On Wednesday, China may have set off a warning shot to the Trump administration. Beijing announced even higher anti-dumping duties on imports of certain animal feed from the United States than it proposed last year.

"Instead of caving in and trying to prepare voluntary export restraints like Japan did with their auto exports back in the 1980s, we believe China would start by strongly protesting against the labelling with the IMF, but not to initiate more aggressive retaliation ... immediately," the BofA Merrill Lynch Global Research report said.

"That said, even a 'war of words' could weaken investor confidence not only in the U.S. and China, but globally."

CHINA'S DECEMBER EXPORTS FALL

China's December exports fell by a more-than-expected 6.1 percent on-year, while imports beat forecasts slightly, growing 3.1 percent on its strong demand for commodities which has helped buoy global resources prices.

An unexpected 0.1 percent rise in shipments in November, while scant, had raised hopes that China was catching up to an export improvement being seen in some other Asian economies.

China reported a trade surplus of $40.82 billion for December, versus November's $44.61 billion.

While the export picture has been grim all year, with shipments rising in only two months out of 12, import trends have been more encouraging of late, pointing to a pick-up in domestic demand as companies brought in more raw materials from iron ore to copper to help feed a construction boom.

China imported record amounts of crude oil, iron ore, copper and soybeans in 2016, plus large volumes of coal used for heating and in steelmaking.

"Trade protectionism is on the rise but China is relying more on domestic demand," said Wen Bin, an economist at Minsheng Bank in Beijing.

Prolonged weakness in exports has forced China's government  to rely on higher spending and massive bank lending to boost the economy, at the risk of adding to a huge pile of debt which some analysts warn is nearing danger levels.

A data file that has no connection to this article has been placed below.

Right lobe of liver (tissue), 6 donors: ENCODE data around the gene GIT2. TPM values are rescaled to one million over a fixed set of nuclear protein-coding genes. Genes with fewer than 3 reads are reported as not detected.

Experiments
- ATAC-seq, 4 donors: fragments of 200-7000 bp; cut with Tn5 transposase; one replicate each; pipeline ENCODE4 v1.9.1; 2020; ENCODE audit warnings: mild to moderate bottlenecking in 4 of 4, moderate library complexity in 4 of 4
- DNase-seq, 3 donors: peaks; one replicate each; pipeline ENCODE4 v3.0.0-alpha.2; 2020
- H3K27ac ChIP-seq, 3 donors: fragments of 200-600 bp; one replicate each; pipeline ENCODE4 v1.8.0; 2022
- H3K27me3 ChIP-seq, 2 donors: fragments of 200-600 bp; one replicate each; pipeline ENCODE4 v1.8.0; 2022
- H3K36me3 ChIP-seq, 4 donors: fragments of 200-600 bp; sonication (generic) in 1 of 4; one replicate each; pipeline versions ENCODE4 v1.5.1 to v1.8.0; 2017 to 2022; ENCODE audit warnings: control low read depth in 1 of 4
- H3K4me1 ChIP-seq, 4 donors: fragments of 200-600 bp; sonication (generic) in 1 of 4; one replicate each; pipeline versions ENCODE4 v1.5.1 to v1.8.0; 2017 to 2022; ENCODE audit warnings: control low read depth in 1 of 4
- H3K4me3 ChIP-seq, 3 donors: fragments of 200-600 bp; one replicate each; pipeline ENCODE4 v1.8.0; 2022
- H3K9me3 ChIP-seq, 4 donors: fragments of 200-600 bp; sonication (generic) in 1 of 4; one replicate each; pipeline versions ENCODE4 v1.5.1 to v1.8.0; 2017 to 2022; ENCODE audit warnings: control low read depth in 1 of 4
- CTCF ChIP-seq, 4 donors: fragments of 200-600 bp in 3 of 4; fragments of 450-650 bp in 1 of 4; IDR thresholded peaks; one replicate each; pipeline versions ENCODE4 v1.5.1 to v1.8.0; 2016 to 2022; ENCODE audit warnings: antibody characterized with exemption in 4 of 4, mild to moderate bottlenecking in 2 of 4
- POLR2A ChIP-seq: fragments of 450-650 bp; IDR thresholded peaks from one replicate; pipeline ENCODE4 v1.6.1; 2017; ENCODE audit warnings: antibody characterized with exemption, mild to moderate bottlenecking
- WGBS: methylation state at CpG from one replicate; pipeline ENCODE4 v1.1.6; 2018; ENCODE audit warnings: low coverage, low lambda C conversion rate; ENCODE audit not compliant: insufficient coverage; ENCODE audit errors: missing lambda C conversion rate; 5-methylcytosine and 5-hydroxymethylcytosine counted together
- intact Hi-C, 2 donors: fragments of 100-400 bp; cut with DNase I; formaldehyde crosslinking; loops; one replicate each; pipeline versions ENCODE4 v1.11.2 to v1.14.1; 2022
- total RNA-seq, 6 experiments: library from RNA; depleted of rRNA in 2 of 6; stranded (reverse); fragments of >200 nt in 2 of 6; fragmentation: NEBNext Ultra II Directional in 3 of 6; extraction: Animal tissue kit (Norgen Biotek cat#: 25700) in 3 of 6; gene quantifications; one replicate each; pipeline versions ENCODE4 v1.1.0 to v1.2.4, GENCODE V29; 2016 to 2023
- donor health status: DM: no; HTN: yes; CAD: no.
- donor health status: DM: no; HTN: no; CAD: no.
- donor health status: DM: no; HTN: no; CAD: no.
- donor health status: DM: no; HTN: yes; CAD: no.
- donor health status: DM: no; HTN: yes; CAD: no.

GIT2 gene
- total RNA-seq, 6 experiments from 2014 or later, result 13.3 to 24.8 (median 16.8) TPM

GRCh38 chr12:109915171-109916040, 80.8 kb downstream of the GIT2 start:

Data next Friday is expected to almost certainly show that 2016 economic growth hit Beijing's target of 6.5-7 percent thanks to that flurry of stimulus.

But signs are mounting that the red-hot property market may have peaked, meaning China may have less appetite this year for imports of building-related materials.

"It is hard to see what could drive a more substantial recovery in Chinese trade," Julian Evans-Pritchard, China Economist at Capital Economics, wrote in a note.

"Further upside to economic activity, both in China and abroad, is probably now limited given declines in trend growth. Instead, the risks to trade lie to the downside...," he said, saying the chance of a damaging China-U.S. trade spat has risen since Trump's appointment of hardliners to lead trade policy.

A decline in China's trade surplus in 2016, to just under $510 billion from $594 billion in 2015, may also reduce authorities' ability to offset capital outflow pressures, which have helped drive its yuan currency to more than eight-year lows, ANZ economists said.

(Reporting by Lusha Zhang, Elias Glenn, Sue-Lin Wong and Kevin Yao; Writing by Sue-Lin Wong; Editing by Kim Coghill)